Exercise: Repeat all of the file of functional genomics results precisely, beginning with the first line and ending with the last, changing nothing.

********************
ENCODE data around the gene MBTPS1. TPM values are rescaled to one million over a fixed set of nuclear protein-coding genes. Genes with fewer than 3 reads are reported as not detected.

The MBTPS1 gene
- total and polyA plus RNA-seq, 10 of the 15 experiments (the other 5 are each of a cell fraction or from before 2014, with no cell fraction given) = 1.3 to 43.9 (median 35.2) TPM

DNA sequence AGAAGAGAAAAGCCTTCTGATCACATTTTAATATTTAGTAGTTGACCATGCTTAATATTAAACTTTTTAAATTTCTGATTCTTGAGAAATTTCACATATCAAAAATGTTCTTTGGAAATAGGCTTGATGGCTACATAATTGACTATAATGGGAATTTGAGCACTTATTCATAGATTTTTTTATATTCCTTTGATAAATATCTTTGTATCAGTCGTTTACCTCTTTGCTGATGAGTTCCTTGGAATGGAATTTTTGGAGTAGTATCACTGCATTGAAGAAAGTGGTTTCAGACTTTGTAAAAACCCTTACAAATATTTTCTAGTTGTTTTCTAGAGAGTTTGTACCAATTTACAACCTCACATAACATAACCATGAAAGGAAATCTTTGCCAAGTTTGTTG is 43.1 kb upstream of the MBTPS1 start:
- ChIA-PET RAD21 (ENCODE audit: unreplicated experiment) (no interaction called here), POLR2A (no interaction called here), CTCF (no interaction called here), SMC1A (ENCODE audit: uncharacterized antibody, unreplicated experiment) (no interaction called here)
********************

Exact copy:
ENCODE data around the gene MBTPS1. TPM values are rescaled to one million over a fixed set of nuclear protein-coding genes. Genes with fewer than 3 reads are reported as not detected.

The MBTPS1 gene
- total and polyA plus RNA-seq, 10 of the 15 experiments (the other 5 are each of a cell fraction or from before 2014, with no cell fraction given) = 1.3 to 43.9 (median 35.2) TPM

DNA sequence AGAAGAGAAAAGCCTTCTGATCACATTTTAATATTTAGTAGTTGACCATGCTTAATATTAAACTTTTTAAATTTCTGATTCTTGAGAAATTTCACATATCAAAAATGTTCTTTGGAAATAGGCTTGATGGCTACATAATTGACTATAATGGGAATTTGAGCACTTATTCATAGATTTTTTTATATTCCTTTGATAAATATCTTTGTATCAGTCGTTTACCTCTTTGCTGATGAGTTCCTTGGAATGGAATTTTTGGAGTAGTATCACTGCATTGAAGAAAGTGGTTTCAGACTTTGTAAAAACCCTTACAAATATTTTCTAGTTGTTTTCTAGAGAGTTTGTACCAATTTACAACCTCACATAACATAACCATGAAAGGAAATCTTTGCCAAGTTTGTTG is 43.1 kb upstream of the MBTPS1 start:
- ChIA-PET RAD21 (ENCODE audit: unreplicated experiment) (no interaction called here), POLR2A (no interaction called here), CTCF (no interaction called here), SMC1A (ENCODE audit: uncharacterized antibody, unreplicated experiment) (no interaction called here)